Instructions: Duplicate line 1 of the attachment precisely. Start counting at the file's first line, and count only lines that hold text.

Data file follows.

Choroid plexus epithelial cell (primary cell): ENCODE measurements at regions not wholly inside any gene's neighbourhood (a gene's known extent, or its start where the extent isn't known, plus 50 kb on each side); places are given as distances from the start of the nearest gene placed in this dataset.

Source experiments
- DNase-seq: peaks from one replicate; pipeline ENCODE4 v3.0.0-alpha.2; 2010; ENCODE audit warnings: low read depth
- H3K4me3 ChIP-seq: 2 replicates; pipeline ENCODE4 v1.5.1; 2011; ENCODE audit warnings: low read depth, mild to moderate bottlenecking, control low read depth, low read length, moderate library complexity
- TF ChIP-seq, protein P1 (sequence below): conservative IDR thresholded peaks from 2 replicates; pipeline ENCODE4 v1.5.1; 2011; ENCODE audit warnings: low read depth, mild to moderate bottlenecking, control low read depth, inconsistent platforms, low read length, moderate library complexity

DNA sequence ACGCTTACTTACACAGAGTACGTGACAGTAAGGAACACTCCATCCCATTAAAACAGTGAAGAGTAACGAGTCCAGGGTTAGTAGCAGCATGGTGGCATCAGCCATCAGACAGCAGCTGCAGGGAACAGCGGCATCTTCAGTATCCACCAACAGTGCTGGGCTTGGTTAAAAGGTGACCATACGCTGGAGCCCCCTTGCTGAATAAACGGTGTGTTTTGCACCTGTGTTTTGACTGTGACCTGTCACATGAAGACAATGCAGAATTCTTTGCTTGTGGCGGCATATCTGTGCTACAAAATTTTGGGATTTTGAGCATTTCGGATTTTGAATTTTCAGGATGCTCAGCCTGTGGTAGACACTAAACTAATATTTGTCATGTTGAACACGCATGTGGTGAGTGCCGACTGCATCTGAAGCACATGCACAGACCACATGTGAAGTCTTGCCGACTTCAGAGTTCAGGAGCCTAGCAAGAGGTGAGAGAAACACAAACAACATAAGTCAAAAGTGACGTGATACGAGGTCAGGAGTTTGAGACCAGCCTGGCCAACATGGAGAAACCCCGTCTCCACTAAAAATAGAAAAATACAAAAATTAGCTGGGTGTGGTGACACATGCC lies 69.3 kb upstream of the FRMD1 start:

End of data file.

Choroid plexus epithelial cell (primary cell): ENCODE measurements at regions not wholly inside any gene's neighbourhood (a gene's known extent, or its start where the extent isn't known, plus 50 kb on each side); places are given as distances from the start of the nearest gene placed in this dataset.